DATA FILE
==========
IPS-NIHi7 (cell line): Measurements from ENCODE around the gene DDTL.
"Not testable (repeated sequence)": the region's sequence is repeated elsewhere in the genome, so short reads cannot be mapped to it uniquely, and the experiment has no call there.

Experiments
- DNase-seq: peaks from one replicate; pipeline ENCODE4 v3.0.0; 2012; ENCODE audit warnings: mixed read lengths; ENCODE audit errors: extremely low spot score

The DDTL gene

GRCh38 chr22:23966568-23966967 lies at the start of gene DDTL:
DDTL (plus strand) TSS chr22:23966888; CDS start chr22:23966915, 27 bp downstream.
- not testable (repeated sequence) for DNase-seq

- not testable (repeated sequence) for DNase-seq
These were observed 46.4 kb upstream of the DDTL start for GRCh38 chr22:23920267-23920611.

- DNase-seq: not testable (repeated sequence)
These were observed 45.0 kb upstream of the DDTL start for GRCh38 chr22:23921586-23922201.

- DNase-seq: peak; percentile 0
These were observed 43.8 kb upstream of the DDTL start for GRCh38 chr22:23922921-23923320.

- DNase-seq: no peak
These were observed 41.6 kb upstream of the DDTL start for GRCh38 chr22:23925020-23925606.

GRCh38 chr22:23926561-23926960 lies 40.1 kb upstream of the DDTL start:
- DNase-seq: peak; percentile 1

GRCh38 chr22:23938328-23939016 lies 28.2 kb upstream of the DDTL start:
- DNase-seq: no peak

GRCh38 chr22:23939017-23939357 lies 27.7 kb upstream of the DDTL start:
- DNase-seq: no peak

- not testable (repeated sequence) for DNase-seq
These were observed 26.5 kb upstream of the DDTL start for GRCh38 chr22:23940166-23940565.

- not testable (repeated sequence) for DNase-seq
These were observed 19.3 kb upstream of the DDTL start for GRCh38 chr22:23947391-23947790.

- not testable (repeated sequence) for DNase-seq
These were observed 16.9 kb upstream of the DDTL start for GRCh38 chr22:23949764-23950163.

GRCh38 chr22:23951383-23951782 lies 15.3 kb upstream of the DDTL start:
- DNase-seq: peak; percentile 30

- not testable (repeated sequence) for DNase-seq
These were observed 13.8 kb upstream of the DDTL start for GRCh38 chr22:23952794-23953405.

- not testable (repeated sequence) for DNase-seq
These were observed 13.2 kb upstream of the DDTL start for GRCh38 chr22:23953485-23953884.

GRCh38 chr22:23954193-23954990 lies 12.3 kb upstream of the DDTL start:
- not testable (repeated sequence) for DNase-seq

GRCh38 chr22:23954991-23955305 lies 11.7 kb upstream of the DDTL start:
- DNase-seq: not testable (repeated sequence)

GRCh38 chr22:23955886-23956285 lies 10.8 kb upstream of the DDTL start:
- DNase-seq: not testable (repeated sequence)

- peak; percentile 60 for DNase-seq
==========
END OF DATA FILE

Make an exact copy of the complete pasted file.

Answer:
IPS-NIHi7 (cell line): Measurements from ENCODE around the gene DDTL.
"Not testable (repeated sequence)": the region's sequence is repeated elsewhere in the genome, so short reads cannot be mapped to it uniquely, and the experiment has no call there.

Experiments
- DNase-seq: peaks from one replicate; pipeline ENCODE4 v3.0.0; 2012; ENCODE audit warnings: mixed read lengths; ENCODE audit errors: extremely low spot score

The DDTL gene

GRCh38 chr22:23966568-23966967 lies at the start of gene DDTL:
DDTL (plus strand) TSS chr22:23966888; CDS start chr22:23966915, 27 bp downstream.
- not testable (repeated sequence) for DNase-seq

- not testable (repeated sequence) for DNase-seq
These were observed 46.4 kb upstream of the DDTL start for GRCh38 chr22:23920267-23920611.

- DNase-seq: not testable (repeated sequence)
These were observed 45.0 kb upstream of the DDTL start for GRCh38 chr22:23921586-23922201.

- DNase-seq: peak; percentile 0
These were observed 43.8 kb upstream of the DDTL start for GRCh38 chr22:23922921-23923320.

- DNase-seq: no peak
These were observed 41.6 kb upstream of the DDTL start for GRCh38 chr22:23925020-23925606.

GRCh38 chr22:23926561-23926960 lies 40.1 kb upstream of the DDTL start:
- DNase-seq: peak; percentile 1

GRCh38 chr22:23938328-23939016 lies 28.2 kb upstream of the DDTL start:
- DNase-seq: no peak

GRCh38 chr22:23939017-23939357 lies 27.7 kb upstream of the DDTL start:
- DNase-seq: no peak

- not testable (repeated sequence) for DNase-seq
These were observed 26.5 kb upstream of the DDTL start for GRCh38 chr22:23940166-23940565.

- not testable (repeated sequence) for DNase-seq
These were observed 19.3 kb upstream of the DDTL start for GRCh38 chr22:23947391-23947790.

- not testable (repeated sequence) for DNase-seq
These were observed 16.9 kb upstream of the DDTL start for GRCh38 chr22:23949764-23950163.

GRCh38 chr22:23951383-23951782 lies 15.3 kb upstream of the DDTL start:
- DNase-seq: peak; percentile 30

- not testable (repeated sequence) for DNase-seq
These were observed 13.8 kb upstream of the DDTL start for GRCh38 chr22:23952794-23953405.

- not testable (repeated sequence) for DNase-seq
These were observed 13.2 kb upstream of the DDTL start for GRCh38 chr22:23953485-23953884.

GRCh38 chr22:23954193-23954990 lies 12.3 kb upstream of the DDTL start:
- not testable (repeated sequence) for DNase-seq

GRCh38 chr22:23954991-23955305 lies 11.7 kb upstream of the DDTL start:
- DNase-seq: not testable (repeated sequence)

GRCh38 chr22:23955886-23956285 lies 10.8 kb upstream of the DDTL start:
- DNase-seq: not testable (repeated sequence)

- peak; percentile 60 for DNase-seq